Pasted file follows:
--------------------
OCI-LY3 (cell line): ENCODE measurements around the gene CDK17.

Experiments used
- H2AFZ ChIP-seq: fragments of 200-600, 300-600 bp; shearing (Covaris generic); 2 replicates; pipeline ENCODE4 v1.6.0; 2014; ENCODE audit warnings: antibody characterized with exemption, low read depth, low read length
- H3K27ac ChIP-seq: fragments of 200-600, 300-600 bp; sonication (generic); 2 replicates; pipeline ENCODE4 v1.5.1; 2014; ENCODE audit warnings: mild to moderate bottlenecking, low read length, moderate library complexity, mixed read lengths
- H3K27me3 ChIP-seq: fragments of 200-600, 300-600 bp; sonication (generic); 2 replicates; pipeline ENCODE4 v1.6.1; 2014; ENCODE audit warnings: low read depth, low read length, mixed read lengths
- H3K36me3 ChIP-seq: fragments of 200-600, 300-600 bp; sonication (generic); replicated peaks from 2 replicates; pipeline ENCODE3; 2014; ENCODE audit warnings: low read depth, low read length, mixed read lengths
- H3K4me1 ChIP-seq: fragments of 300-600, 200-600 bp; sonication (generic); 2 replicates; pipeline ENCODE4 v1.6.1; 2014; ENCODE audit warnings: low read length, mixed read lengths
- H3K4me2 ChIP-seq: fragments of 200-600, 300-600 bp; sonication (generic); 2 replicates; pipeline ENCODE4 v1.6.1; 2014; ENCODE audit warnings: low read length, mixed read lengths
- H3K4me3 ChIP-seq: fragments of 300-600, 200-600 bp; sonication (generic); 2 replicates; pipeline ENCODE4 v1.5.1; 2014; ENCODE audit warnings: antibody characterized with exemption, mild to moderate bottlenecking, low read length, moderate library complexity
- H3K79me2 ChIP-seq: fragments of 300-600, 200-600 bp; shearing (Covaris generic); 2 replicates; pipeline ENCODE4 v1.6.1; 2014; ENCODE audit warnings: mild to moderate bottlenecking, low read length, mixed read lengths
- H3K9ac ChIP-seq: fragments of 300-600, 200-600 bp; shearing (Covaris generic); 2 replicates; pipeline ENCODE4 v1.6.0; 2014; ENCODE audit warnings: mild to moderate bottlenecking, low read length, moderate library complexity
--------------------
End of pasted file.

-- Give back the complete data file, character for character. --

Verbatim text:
OCI-LY3 (cell line): ENCODE measurements around the gene CDK17.

Experiments used
- H2AFZ ChIP-seq: fragments of 200-600, 300-600 bp; shearing (Covaris generic); 2 replicates; pipeline ENCODE4 v1.6.0; 2014; ENCODE audit warnings: antibody characterized with exemption, low read depth, low read length
- H3K27ac ChIP-seq: fragments of 200-600, 300-600 bp; sonication (generic); 2 replicates; pipeline ENCODE4 v1.5.1; 2014; ENCODE audit warnings: mild to moderate bottlenecking, low read length, moderate library complexity, mixed read lengths
- H3K27me3 ChIP-seq: fragments of 200-600, 300-600 bp; sonication (generic); 2 replicates; pipeline ENCODE4 v1.6.1; 2014; ENCODE audit warnings: low read depth, low read length, mixed read lengths
- H3K36me3 ChIP-seq: fragments of 200-600, 300-600 bp; sonication (generic); replicated peaks from 2 replicates; pipeline ENCODE3; 2014; ENCODE audit warnings: low read depth, low read length, mixed read lengths
- H3K4me1 ChIP-seq: fragments of 300-600, 200-600 bp; sonication (generic); 2 replicates; pipeline ENCODE4 v1.6.1; 2014; ENCODE audit warnings: low read length, mixed read lengths
- H3K4me2 ChIP-seq: fragments of 200-600, 300-600 bp; sonication (generic); 2 replicates; pipeline ENCODE4 v1.6.1; 2014; ENCODE audit warnings: low read length, mixed read lengths
- H3K4me3 ChIP-seq: fragments of 300-600, 200-600 bp; sonication (generic); 2 replicates; pipeline ENCODE4 v1.5.1; 2014; ENCODE audit warnings: antibody characterized with exemption, mild to moderate bottlenecking, low read length, moderate library complexity
- H3K79me2 ChIP-seq: fragments of 300-600, 200-600 bp; shearing (Covaris generic); 2 replicates; pipeline ENCODE4 v1.6.1; 2014; ENCODE audit warnings: mild to moderate bottlenecking, low read length, mixed read lengths
- H3K9ac ChIP-seq: fragments of 300-600, 200-600 bp; shearing (Covaris generic); 2 replicates; pipeline ENCODE4 v1.6.0; 2014; ENCODE audit warnings: mild to moderate bottlenecking, low read length, moderate library complexity